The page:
By Mina Fayek
One can’t argue against the fact that the year under Islamist rule was one of the worst years in recent history for the Coptic Christians of Egypt. Many Copts view former Commander-in-Chief of the Armed Forces, Abdel Fattah El Sisi, as their saviour from fundamentalist rule. During the months after the ouster of former president Mohamed Morsi there was an unprecedented number of attacks on Coptic churches and Christian institutions throughout the country. This sparked renewed fears among a Coptic community who had already been suffering from discrimination for years.
Prior to the current presidential elections, the Coptic Church officially announced that it would not support any candidate and instead would encourage Copts to read the electoral programmes of both Sabbahi and Sisi, urging them to vote.
But what does Sisi offer the Middle East’s largest minority? In a recent interview, Sisi disclosed some views about Copts. He was questioned on many topics including the [Ottoman] Humayuni Decree, which is a law enacted under Ottoman rule that regulates church construction and maintenance and is notorious for the obstacles it put in place. Asked whether he thought it should be replaced by a unified law for places of worship, and also about discrimination against Copts in government institutions including the military, SIsi looked surprised at the questions. He reserved his comments to the role of Copts in the military, denying that there was any discrimination. The anchors tried to expand on their question, detailing misrepresentation of Copts inside the army especially with regards to their promotion to higher ranks. But Sisi still avoided answering the question and told them to check the lists of those who join the army. So, according to Sisi, there’s no discrimination against Copts in the military.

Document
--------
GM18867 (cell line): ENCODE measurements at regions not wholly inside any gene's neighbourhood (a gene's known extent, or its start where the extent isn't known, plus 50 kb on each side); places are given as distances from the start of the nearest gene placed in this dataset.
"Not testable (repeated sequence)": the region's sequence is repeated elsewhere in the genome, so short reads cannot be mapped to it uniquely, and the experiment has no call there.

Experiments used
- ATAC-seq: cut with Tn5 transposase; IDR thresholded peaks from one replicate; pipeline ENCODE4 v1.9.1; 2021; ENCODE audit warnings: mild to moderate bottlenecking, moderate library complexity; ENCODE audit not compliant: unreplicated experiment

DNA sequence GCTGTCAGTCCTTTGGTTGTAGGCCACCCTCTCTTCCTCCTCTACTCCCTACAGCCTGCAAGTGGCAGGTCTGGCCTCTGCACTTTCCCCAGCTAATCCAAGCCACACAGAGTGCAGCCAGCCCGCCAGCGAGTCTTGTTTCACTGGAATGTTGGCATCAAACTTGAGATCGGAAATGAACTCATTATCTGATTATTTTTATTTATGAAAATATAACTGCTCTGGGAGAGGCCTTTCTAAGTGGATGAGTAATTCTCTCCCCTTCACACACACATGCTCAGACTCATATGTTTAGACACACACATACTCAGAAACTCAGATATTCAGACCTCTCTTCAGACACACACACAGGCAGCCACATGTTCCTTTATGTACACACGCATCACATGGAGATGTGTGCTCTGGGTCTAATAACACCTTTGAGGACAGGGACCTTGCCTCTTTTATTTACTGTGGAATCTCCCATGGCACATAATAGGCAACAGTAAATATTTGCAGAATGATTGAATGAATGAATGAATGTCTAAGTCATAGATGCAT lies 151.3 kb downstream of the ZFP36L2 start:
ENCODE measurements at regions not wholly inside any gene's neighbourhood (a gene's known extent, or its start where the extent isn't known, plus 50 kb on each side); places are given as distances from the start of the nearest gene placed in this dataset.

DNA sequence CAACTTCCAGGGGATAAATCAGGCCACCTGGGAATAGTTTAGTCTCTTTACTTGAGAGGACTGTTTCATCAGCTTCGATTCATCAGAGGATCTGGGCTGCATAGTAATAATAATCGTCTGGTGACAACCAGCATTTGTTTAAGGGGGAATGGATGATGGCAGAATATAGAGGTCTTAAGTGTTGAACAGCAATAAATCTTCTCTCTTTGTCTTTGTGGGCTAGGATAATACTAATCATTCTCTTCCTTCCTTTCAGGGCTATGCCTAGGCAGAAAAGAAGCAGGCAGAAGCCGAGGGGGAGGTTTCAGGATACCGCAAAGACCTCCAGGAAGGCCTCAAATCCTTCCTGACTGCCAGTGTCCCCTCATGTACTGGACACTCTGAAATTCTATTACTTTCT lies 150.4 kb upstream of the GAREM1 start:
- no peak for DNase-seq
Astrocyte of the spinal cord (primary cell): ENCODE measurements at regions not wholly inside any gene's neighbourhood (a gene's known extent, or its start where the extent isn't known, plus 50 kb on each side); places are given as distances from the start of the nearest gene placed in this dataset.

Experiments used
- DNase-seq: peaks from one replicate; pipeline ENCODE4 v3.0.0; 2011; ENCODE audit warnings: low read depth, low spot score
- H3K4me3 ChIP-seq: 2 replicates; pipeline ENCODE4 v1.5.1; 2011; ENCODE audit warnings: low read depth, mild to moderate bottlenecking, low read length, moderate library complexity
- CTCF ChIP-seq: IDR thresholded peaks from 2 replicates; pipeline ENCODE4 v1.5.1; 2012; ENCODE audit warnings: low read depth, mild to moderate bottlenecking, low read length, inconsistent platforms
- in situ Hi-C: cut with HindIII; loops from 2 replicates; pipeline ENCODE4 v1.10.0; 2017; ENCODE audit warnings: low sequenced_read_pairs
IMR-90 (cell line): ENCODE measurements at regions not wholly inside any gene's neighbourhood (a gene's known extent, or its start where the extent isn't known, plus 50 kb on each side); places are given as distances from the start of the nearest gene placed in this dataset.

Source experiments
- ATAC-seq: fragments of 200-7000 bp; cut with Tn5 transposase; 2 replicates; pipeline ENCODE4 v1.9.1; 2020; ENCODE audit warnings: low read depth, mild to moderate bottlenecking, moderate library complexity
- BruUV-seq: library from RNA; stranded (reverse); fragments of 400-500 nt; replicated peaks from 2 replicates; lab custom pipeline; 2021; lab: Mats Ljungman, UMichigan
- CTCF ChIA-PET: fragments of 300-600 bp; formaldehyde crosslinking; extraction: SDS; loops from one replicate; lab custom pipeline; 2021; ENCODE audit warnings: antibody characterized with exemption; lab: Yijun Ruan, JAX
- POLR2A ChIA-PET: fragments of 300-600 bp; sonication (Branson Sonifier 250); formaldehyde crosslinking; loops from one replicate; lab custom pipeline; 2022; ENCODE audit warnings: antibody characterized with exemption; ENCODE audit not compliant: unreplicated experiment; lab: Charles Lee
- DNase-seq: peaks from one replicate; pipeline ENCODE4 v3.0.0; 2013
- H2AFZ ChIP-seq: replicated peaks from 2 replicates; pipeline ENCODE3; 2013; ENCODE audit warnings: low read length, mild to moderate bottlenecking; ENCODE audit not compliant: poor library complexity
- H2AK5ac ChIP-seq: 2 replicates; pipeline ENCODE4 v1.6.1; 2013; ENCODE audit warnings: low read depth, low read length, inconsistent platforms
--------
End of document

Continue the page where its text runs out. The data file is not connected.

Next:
This, of course, is not true. There’s not a single Coptic Christian officer in the Supreme Council of Armed Forces (SCAF), the top military body, and you can barely find any Christian officer at the rank of ‘Major General’ (eighth rank in the Egyptian military) or any higher rank. Even low-rank Christian officers or soldiers can’t join sensitive branches inside the army, like intelligence.
Elsewhere in the interview, he praised the Coptic community saying that they played a “patriotic role after June 30”, yet whereas every unit inside the army has a mosque where Muslims can practice, Christian soldiers may spend up to three or four weeks inside their units with no chapels. Copts face discrimination in other state institutions too, such as the ministry of interior; top governmental ranks such as governors and ministers; as well as university presidents.
Sisi, pushed under questioning, finally said: “we will try to offer a comfortable climate for everyone in Egypt”, which is a vague statement that promises nearly nothing.